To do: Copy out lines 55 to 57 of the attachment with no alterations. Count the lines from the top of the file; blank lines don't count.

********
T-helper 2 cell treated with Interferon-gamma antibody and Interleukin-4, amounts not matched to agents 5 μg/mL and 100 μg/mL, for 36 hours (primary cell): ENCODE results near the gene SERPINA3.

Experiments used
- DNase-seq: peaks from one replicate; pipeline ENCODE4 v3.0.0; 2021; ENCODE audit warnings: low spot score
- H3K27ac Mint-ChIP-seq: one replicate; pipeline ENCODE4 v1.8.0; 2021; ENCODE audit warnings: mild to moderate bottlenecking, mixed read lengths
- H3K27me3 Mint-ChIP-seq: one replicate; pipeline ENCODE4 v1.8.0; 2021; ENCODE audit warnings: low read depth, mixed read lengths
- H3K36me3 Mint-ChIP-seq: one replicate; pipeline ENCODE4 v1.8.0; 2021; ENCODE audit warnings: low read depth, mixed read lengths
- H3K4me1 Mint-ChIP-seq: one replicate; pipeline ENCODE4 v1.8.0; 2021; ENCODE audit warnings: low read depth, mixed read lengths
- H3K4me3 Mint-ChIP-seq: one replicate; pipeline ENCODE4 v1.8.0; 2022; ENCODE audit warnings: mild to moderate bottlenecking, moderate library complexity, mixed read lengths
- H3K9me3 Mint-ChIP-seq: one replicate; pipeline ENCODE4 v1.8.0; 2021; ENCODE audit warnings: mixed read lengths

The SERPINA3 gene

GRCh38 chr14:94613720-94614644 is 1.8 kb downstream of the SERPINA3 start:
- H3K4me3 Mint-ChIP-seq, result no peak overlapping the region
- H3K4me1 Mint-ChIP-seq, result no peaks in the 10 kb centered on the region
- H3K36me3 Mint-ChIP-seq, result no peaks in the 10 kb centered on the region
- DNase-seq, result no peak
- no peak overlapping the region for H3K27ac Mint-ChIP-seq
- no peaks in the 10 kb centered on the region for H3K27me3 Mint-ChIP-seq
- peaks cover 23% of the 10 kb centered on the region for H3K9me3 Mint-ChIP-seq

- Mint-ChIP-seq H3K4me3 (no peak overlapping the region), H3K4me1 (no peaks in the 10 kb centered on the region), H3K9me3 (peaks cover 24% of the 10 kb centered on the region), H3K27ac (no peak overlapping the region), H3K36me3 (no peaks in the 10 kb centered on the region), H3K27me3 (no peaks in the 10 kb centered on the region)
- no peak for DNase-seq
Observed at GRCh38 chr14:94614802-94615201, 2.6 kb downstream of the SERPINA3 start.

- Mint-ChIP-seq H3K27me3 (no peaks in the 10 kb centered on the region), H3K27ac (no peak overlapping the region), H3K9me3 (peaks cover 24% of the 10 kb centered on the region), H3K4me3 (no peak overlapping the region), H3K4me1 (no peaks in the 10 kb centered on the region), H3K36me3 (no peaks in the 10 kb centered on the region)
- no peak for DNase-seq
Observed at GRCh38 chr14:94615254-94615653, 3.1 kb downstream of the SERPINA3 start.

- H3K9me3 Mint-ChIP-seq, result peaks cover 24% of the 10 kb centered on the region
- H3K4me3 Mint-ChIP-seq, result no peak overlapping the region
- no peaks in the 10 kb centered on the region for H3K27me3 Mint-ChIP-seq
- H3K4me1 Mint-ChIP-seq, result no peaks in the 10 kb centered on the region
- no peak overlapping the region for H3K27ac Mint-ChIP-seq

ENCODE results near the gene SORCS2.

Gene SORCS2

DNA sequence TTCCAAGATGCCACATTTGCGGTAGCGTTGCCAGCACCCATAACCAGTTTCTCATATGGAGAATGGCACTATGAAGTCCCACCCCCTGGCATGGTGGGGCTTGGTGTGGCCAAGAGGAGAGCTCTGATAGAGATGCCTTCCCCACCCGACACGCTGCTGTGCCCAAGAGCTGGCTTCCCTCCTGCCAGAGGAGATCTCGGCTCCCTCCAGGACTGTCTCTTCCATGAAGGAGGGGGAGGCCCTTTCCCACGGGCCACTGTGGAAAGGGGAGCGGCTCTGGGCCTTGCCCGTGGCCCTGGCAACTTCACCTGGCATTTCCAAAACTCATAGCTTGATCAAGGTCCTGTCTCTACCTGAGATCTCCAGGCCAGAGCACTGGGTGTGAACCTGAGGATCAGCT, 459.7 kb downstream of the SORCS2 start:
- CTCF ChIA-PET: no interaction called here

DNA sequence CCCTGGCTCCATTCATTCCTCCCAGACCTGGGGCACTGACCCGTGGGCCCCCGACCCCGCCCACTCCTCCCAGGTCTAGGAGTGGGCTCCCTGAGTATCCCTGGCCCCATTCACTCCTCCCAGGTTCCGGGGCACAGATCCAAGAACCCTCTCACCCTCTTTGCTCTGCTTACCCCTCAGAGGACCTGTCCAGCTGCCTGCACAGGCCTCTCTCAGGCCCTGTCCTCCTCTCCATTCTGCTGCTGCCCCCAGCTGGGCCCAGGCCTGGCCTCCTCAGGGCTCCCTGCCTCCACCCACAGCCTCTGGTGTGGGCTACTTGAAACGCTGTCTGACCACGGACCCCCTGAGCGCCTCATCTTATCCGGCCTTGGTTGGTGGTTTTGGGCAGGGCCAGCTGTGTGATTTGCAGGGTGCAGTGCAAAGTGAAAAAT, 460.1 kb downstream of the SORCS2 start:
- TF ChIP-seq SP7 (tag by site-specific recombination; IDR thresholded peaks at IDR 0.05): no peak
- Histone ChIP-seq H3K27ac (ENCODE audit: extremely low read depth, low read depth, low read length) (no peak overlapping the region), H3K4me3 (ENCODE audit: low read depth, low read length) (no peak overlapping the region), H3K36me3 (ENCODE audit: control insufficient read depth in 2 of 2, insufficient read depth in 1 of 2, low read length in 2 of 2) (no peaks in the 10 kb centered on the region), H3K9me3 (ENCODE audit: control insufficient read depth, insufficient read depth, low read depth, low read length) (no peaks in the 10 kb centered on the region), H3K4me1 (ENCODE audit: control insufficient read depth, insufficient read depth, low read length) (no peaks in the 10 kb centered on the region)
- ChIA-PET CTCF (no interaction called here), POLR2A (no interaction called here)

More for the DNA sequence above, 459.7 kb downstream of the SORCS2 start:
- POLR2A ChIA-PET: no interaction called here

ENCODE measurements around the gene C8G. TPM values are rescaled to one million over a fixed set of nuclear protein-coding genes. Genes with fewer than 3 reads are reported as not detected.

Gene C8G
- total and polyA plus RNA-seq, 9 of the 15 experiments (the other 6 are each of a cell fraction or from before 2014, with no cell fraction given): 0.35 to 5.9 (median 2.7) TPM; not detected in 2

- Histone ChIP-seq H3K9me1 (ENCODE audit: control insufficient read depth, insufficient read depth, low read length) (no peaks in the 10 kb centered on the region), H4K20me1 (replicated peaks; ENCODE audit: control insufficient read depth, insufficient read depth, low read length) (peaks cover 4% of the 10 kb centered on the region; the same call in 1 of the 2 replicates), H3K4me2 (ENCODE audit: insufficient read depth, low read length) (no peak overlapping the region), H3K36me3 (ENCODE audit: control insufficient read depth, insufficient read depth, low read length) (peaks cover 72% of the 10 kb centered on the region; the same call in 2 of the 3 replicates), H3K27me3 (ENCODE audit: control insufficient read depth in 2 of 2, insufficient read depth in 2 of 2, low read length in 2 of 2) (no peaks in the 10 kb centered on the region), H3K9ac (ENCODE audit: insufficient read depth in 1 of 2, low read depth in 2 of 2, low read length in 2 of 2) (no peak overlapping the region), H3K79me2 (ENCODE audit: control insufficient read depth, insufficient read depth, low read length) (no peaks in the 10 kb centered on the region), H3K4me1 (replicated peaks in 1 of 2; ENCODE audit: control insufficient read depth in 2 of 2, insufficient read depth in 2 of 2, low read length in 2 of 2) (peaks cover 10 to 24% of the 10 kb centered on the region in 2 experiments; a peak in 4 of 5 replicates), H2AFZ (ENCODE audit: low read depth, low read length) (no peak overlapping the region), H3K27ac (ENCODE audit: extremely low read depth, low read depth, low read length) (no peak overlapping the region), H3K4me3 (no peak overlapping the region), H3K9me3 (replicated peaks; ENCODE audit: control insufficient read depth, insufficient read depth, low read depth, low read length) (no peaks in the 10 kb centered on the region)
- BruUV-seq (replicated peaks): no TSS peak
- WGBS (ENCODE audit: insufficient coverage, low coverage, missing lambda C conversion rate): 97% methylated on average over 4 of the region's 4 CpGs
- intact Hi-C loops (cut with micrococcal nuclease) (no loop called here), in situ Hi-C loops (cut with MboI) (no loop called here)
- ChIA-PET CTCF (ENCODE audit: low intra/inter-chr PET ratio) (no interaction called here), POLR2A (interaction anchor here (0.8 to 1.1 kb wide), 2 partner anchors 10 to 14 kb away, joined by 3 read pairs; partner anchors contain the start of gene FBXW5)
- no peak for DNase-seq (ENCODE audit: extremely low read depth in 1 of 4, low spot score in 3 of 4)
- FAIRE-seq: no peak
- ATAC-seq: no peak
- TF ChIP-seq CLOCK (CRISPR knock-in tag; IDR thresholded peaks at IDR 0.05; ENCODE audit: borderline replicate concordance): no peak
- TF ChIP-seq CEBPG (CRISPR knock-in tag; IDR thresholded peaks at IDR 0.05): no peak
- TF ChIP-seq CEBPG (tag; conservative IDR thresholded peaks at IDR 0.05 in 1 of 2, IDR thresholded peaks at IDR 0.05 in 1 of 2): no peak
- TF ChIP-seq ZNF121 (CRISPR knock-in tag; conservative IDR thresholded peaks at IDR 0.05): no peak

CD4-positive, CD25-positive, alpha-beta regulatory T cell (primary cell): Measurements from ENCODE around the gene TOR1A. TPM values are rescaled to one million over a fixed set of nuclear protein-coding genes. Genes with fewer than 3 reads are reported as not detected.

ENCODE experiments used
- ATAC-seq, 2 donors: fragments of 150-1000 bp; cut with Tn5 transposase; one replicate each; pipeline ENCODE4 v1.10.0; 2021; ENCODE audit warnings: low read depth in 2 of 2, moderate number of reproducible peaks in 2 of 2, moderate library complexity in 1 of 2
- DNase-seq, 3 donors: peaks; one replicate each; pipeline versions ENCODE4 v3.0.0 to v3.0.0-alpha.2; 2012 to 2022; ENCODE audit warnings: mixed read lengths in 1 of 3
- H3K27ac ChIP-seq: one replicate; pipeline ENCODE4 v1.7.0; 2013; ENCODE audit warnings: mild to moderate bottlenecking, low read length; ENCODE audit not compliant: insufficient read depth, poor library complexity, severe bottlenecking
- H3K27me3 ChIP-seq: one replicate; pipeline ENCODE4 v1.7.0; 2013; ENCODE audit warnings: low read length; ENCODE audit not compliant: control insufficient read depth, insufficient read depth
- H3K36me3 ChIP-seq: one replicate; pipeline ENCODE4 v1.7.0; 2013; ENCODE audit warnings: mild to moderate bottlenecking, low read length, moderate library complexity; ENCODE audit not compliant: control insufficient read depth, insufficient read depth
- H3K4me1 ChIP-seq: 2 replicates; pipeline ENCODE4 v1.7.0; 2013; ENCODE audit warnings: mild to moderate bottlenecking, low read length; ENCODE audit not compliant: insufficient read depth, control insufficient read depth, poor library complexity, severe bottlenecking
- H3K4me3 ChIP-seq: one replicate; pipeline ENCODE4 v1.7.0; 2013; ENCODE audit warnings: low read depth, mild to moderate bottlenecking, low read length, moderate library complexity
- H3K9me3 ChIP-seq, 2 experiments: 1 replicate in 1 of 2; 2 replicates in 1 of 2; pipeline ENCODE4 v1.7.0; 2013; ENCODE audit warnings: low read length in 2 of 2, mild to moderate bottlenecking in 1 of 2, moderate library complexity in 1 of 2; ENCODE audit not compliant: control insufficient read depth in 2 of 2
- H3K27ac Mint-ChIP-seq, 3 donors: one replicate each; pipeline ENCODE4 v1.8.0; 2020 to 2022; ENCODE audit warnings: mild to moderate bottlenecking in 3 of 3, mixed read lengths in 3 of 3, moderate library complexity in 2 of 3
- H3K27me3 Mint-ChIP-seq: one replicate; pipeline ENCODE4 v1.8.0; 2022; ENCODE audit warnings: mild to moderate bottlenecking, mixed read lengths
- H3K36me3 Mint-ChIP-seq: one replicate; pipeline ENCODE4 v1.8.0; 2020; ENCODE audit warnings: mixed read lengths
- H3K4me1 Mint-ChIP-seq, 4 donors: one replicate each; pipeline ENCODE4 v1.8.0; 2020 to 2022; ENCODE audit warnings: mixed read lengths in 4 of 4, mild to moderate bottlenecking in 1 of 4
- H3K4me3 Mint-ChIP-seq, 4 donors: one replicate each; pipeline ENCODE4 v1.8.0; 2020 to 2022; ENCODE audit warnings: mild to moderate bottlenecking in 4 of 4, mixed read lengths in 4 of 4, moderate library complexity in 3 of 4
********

CD4-positive, CD25-positive, alpha-beta regulatory T cell (primary cell): Measurements from ENCODE around the gene TOR1A. TPM values are rescaled to one million over a fixed set of nuclear protein-coding genes. Genes with fewer than 3 reads are reported as not detected.

ENCODE experiments used
- ATAC-seq, 2 donors: fragments of 150-1000 bp; cut with Tn5 transposase; one replicate each; pipeline ENCODE4 v1.10.0; 2021; ENCODE audit warnings: low read depth in 2 of 2, moderate number of reproducible peaks in 2 of 2, moderate library complexity in 1 of 2